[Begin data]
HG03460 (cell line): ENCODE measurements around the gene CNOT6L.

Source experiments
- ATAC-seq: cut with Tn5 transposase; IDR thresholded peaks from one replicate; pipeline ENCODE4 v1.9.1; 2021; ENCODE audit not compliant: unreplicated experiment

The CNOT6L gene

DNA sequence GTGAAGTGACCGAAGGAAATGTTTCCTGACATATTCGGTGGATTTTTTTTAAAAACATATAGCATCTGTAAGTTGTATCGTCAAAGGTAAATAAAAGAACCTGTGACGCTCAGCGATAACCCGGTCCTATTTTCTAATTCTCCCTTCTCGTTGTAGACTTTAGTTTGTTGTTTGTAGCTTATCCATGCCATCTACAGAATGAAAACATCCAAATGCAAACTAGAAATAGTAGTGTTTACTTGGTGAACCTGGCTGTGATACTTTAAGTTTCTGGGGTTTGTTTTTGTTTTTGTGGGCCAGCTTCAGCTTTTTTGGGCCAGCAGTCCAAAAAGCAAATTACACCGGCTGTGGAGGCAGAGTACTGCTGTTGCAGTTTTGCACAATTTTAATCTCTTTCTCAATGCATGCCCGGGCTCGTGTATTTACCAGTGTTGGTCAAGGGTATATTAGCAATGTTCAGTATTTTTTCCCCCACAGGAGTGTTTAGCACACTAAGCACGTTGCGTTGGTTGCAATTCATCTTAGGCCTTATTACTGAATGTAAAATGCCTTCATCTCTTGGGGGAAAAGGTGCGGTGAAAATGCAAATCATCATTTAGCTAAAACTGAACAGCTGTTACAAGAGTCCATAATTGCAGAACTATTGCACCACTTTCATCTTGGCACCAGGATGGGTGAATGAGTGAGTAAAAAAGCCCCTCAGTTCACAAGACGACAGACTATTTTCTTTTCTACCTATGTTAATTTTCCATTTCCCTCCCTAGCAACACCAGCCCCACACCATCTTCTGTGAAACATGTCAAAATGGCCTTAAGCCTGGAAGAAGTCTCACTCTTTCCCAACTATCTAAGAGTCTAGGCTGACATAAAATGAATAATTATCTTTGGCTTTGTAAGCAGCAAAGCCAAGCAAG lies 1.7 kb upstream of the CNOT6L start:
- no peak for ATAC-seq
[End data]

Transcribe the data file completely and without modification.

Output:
HG03460 (cell line): ENCODE measurements around the gene CNOT6L.

Source experiments
- ATAC-seq: cut with Tn5 transposase; IDR thresholded peaks from one replicate; pipeline ENCODE4 v1.9.1; 2021; ENCODE audit not compliant: unreplicated experiment

The CNOT6L gene

DNA sequence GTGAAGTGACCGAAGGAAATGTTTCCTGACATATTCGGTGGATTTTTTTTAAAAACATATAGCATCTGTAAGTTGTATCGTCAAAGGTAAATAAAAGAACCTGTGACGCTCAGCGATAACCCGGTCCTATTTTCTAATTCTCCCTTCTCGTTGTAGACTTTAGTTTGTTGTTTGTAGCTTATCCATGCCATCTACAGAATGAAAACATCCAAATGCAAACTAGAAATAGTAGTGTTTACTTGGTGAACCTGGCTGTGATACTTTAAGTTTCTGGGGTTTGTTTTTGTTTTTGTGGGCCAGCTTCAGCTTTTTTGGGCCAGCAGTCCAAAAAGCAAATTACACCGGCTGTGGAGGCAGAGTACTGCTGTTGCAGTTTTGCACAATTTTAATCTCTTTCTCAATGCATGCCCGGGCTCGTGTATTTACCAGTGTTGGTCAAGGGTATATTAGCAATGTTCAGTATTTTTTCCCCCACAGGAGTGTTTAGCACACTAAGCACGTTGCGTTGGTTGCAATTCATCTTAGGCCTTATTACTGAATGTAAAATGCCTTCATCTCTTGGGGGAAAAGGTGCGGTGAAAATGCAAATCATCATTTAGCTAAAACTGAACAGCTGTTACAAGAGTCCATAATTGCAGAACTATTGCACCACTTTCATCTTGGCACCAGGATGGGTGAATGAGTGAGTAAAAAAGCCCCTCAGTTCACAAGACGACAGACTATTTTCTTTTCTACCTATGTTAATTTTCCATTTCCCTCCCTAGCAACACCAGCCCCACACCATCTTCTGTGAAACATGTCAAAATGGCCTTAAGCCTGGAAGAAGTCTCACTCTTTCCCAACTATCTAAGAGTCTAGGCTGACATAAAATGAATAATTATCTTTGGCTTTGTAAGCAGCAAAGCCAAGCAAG lies 1.7 kb upstream of the CNOT6L start:
- no peak for ATAC-seq